I should ask some of my profs. I mean, I’ll never be a scientist, but they obviously are.

    BTW, if our current climate models are oh-so accurate, why do some of the scientists speak about having to choose between honesty or effectivness, and why did Kevin Trenberth said that it is a travesty that the models did not predict recent temperature trends accurately?

    It seems to me that they’re not all that reliable. I mean, if people who developed them don’t trust them..

  20. Turboblocke

    Re Kovacs:” He told Discover magazine:

    So we have to offer up scary scenarios, make simplified dramatic statements, and make little mention of any doubts we might have. This “double ethical bind” we frequently find ourselves in cannot be solved by any formula. Each of us has to decide what the right balance is between being effective and being honest.

    That part of the quote gets a lot of mileage in the denialosphere. But the full quote ends with a line that is almost always left out.

    I hope that means being both.

    It’s no wonder that some scientists are leery of talking with reporters.”

    Your Trenberth quote is misguided: in context he means it’s a travesty that we don’t have sufficient measuring means.

    Kevin says … “The fact is that we can’t account for the lack of warming at the moment
    and it is a travesty that we can’t”. I do not

    agree with this.



    Kevin Trenberth wrote:

    Hi all

    Well I have my own article on where the heck is global warming? We are asking that here
    in Boulder where we have broken records the past two days for the coldest days on
    record. We had 4 inches of snow. The high the last 2 days was below 30F and the normal
    is 69F, and it smashed the previous records for these days by 10F. The low was about
    18F and also a record low, well below the previous record low. This is January weather
    (see the Rockies baseball playoff game was canceled on saturday and then played last
    night in below freezing weather).

    Trenberth, K. E., 2009: An imperative for climate change planning: tracking Earth’s
    global energy. /Current Opinion in Environmental Sustainability/, *1*, 19-27,
    doi:10.1016/j.cosust.2009.06.001. [PDF]

    (A PDF of the published version can be obtained from the author.)

    The fact is that we can’t account for the lack of warming at the moment and it is a
    travesty that we can’t. The CERES data published in the August BAMS 09 supplement on
    2008 shows there should be even more warming: but the data are surely wrong. Our
    observing system is inadequate.

    That said there is a LOT of nonsense about the PDO. People like CPC are tracking PDO on
    a monthly basis but it is highly correlated with ENSO. Most of what they are seeing is
    the change in ENSO not real PDO. It surely isn’t decadal. The PDO is already reversing
    with the switch to El Nino. The PDO index became positive in September for first time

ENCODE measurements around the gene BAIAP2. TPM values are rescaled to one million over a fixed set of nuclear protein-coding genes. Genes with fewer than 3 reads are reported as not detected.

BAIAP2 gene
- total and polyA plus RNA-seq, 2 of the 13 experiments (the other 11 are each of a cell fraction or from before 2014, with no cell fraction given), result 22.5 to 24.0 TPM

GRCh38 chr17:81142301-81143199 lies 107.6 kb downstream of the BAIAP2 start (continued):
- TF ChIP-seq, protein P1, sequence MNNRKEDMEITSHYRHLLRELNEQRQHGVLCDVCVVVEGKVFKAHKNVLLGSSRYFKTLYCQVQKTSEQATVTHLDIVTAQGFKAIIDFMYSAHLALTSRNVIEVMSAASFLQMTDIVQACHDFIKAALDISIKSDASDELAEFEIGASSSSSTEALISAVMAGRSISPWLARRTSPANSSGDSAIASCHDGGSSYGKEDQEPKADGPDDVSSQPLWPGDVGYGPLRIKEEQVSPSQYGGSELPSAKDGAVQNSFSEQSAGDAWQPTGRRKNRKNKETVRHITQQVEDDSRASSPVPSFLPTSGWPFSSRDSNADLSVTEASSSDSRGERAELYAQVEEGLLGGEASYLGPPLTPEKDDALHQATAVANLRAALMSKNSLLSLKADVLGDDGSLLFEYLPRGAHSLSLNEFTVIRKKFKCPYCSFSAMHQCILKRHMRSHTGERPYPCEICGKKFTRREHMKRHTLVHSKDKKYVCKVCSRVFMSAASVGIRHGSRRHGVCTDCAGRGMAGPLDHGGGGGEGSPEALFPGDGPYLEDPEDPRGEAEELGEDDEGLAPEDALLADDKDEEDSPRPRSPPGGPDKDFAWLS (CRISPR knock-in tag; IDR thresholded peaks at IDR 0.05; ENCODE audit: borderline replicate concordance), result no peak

since Sept 2007. see


  21. Turboblocke
  22. Kovacs

    Good point. It is unfortunate a day has only 17 useful hours. I have a feeling I could spend about eighty doing all the stuff I would like. It would be heaven if one need not prioritize..

    What should I think about this:

    Funny how the temperatures derived from the larger sample of cores stick to the smaller, CRU samples, until we get to 1900’s.

    Looks dodgy. Is there a valid reason for not having enough samples from a later period? I imagine finding tree rings just 50 years old has got to be child’s play compared to getting tree rings pertaining to 12th century.

  23. Turboblocke

    Kovacs, if you can find WUWT, you should be able to find Realclimate, where you will find a rational explanation for most of the stuff dreamt up by WUWT and CA.

    It’s not a problem to find modern tree cores: it’s a problem to find ones where the growth is proportionate to temperature; The rejected samples are ones where the growth did not correspond to actual measured temperatures. Remember tree rings and the like are proxies for temperature. When you can measure temperature directly, you can eliminate the proxies that don’t match. So if out of a sample of, say 20 trees, 19 show temperature falling and 1 shows temperature rising in line with direct temperature measurement, what would you do? keep the 19 or reject them?

    That’s my take on the issue: for a proper reply try RC

  24. torve

    “Looks dodgy. Is there a valid reason for not having enough samples from a later period? I imagine finding tree rings just 50 years old has got to be child’s play compared to getting tree rings pertaining to 12th century.”

    Because they were no good proxies for temperature anymore. But the availability of this data has _nothing_ to do with the question if agw is real and in the projected range.

    Does this end your doubts, or do you have 20 other completely irrelevant “arguments” that you could post under some other name? And you come over as such an average and sensible guy…

    If you people don’t like the term “deniers”, how about “future baby killers”?
    If you this think this is ridiculous, just imagine: what would you call Kovacs if it turns out, he knows his argument is shit, global warming will be so bad it will (indirectly of course) kills loads of people, and he doesn’t care for one reason or the other?

  25. torve

    addendum: it’s absolutely possible i do injustice to kovacs, but for you other guys: know that this thing has _very_ serious ethical implications.

  26. Kovacs

    Lots of people dead? And why is that bad.. ?
    We breed like vermin, and accept no limits.
    That would be of great service to us indeed. Just like the economic crisis, if Fed allowed a mild recession back in 01, we wouldn’t be in this deep shit now. A slight die-off it would be good for the enviroment, actually, and might prevent problems seventy years down the line.